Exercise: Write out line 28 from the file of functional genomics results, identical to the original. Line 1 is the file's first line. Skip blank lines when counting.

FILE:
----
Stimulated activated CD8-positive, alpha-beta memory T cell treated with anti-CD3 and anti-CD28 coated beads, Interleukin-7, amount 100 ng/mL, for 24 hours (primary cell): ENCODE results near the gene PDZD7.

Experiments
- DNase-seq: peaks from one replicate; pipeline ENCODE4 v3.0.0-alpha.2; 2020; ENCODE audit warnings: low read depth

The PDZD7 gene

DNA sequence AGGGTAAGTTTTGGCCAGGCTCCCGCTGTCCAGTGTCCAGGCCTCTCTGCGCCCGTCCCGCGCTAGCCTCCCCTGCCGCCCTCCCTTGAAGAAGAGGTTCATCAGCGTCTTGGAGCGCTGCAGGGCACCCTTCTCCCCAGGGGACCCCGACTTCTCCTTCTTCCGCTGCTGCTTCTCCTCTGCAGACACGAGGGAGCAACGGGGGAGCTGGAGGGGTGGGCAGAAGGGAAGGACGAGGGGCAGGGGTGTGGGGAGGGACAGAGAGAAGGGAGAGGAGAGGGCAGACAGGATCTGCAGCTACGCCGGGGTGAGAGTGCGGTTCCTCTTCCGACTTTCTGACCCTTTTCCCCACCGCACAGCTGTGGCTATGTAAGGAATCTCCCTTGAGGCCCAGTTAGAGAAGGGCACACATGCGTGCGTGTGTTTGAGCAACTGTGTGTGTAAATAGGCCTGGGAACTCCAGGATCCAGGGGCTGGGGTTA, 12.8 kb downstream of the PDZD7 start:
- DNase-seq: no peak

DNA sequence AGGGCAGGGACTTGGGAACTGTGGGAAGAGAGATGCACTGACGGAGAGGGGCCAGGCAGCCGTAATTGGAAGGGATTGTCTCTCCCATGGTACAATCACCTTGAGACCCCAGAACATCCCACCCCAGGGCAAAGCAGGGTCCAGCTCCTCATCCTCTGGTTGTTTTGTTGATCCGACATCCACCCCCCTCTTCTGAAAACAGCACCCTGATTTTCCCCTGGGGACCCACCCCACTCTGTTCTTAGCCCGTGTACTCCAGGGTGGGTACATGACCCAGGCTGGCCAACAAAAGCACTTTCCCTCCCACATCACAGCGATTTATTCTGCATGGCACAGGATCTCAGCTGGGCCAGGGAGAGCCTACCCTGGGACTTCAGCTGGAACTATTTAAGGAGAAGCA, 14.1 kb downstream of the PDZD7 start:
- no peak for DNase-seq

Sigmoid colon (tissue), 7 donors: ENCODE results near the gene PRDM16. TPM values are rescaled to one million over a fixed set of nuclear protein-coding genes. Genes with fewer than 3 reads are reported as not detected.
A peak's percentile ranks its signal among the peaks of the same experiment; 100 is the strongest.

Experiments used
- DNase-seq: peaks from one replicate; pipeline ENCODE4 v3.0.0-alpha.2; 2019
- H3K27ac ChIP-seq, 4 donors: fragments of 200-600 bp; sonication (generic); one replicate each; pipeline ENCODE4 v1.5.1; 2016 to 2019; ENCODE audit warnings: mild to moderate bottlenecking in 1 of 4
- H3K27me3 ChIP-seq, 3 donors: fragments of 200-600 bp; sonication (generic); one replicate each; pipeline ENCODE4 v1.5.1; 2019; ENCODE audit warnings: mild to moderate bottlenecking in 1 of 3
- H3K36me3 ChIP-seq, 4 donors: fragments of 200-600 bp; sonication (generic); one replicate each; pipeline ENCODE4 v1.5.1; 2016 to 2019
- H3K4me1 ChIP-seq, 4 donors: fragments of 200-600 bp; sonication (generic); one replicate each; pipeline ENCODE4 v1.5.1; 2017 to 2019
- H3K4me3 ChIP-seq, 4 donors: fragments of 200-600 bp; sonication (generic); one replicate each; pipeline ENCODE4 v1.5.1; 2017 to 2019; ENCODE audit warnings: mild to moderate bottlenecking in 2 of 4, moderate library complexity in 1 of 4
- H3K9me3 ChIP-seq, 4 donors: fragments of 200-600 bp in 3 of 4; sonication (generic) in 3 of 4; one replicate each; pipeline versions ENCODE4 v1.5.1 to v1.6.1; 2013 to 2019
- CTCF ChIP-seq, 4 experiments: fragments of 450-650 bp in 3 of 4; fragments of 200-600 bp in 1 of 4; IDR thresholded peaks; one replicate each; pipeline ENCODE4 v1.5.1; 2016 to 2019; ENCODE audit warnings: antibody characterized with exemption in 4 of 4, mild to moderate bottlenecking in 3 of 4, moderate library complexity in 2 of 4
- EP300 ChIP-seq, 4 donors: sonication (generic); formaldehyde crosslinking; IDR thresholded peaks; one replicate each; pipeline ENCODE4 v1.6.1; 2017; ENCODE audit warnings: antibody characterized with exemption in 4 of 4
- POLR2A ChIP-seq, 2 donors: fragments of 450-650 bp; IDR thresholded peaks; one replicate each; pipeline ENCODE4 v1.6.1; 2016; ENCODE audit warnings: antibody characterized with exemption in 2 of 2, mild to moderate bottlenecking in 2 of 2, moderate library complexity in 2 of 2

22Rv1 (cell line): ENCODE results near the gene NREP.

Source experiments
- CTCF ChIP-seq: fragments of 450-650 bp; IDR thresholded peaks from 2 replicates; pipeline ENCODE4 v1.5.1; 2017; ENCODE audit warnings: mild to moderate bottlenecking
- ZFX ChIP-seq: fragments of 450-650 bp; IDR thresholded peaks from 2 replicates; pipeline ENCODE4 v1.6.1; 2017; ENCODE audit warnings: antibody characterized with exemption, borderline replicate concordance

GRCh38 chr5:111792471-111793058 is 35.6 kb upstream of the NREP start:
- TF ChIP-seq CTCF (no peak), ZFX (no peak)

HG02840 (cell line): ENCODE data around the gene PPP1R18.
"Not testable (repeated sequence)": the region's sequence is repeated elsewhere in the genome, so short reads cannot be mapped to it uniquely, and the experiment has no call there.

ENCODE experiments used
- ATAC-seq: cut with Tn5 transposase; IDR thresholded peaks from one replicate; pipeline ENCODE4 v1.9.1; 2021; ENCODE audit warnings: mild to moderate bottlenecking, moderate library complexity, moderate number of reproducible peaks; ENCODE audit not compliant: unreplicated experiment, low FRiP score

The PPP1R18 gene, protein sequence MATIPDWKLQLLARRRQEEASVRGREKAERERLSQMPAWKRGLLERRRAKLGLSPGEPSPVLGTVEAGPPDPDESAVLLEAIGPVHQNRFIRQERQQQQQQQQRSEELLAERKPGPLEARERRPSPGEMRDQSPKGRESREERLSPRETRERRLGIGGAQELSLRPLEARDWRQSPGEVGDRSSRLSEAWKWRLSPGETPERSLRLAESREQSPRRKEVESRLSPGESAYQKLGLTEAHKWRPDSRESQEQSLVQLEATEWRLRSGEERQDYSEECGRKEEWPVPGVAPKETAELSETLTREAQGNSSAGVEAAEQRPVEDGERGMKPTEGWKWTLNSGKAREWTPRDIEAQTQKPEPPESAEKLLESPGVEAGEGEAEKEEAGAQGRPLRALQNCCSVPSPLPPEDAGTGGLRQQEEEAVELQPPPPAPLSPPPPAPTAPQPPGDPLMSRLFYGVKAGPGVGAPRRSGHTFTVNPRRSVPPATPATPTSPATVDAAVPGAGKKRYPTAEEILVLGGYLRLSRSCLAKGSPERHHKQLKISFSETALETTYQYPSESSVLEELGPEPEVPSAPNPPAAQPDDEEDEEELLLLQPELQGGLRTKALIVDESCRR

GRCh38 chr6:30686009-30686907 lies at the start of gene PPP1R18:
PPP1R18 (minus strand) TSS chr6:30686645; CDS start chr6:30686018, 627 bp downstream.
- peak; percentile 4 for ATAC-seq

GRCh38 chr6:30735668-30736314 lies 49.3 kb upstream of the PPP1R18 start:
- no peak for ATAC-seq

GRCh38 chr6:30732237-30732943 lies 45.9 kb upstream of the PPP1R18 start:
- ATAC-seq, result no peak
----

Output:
HG02840 (cell line): ENCODE data around the gene PPP1R18.